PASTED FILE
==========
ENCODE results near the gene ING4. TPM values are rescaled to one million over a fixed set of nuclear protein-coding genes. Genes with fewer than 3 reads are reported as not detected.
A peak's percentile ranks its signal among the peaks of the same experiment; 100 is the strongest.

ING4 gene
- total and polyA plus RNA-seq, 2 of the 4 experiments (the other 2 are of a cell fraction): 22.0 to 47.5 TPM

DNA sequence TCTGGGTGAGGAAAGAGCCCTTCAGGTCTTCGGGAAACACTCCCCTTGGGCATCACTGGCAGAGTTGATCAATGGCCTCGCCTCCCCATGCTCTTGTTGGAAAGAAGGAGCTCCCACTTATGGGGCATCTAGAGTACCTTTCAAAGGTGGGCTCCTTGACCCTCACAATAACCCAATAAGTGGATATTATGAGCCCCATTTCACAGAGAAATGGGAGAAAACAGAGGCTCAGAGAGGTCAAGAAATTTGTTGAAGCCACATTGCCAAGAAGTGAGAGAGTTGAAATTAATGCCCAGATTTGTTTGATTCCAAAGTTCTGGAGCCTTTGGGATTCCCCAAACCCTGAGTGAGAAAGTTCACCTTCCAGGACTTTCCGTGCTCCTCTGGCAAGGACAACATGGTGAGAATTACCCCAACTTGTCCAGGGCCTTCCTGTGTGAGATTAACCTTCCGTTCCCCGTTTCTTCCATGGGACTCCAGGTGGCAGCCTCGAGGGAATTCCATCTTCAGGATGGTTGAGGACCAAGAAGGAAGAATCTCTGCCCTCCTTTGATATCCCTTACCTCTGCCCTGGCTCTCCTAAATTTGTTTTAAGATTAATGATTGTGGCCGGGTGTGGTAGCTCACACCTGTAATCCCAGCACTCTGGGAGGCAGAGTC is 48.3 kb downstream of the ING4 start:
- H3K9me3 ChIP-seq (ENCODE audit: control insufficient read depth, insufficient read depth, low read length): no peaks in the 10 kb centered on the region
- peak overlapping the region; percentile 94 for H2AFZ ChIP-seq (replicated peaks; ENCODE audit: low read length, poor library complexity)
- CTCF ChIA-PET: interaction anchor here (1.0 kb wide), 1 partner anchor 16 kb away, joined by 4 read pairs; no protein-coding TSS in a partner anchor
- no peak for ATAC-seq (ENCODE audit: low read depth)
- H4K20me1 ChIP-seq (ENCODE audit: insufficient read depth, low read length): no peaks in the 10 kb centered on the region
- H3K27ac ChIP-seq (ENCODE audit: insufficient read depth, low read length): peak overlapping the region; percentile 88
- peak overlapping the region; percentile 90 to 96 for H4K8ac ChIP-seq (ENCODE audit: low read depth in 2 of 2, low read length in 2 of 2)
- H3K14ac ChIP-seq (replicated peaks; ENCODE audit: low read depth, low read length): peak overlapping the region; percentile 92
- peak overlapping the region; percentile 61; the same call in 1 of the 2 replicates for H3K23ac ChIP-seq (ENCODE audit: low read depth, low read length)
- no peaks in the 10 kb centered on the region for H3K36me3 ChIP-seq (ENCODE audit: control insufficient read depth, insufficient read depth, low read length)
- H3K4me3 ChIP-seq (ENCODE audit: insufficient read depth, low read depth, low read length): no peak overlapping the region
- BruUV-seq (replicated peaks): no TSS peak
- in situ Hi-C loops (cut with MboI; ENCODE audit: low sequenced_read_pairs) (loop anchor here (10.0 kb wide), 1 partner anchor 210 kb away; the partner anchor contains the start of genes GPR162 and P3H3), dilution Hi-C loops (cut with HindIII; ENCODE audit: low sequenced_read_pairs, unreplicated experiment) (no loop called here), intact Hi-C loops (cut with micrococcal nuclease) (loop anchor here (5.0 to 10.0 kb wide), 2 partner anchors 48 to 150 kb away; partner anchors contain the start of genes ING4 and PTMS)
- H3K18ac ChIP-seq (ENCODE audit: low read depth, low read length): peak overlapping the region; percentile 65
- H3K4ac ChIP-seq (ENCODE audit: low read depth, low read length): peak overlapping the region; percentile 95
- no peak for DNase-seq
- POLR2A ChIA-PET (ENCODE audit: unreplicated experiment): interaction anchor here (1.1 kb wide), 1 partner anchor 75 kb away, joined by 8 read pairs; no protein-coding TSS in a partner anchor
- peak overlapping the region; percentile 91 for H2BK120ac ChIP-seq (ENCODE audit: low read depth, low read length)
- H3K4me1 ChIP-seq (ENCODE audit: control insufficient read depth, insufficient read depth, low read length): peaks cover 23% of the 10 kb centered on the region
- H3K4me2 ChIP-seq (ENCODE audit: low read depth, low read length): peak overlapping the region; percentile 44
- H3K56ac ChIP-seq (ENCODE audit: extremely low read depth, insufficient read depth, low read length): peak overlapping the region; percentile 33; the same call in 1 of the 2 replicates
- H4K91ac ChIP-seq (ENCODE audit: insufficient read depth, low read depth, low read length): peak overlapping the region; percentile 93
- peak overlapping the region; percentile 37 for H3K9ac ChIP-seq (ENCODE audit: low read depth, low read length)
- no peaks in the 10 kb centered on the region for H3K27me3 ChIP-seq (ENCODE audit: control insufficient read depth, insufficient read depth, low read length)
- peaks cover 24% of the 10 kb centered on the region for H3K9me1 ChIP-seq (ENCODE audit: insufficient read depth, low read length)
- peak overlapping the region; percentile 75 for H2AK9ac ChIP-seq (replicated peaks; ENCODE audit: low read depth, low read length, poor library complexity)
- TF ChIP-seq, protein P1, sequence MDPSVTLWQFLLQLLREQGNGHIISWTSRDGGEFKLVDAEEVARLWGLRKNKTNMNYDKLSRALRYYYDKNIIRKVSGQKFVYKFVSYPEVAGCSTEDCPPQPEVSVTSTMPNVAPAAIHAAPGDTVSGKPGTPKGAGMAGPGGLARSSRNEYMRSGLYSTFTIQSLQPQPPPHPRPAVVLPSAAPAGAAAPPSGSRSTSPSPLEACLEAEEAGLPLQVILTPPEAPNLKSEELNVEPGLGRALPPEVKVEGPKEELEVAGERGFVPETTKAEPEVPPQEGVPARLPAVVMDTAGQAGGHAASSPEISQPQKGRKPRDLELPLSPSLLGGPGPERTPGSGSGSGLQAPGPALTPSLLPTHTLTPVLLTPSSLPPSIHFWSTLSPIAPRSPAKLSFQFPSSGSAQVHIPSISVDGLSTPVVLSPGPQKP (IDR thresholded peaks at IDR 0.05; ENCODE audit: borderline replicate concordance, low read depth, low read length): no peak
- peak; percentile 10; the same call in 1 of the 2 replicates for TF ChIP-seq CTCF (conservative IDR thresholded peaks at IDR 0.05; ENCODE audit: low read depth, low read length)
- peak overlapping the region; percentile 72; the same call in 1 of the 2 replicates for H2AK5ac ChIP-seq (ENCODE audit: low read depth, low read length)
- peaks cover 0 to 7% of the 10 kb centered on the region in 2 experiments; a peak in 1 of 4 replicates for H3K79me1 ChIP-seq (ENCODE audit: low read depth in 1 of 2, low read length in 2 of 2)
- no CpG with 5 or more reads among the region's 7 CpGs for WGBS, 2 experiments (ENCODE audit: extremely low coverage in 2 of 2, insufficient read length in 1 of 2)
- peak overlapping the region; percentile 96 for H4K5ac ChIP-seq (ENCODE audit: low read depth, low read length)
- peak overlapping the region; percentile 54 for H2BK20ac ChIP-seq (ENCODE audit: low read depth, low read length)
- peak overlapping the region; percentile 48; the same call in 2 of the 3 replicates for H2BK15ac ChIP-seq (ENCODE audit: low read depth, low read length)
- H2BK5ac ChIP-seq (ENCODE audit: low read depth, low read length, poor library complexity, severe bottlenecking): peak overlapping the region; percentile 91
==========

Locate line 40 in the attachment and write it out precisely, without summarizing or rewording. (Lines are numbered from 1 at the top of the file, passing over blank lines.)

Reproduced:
- H2BK5ac ChIP-seq (ENCODE audit: low read depth, low read length, poor library complexity, severe bottlenecking): peak overlapping the region; percentile 91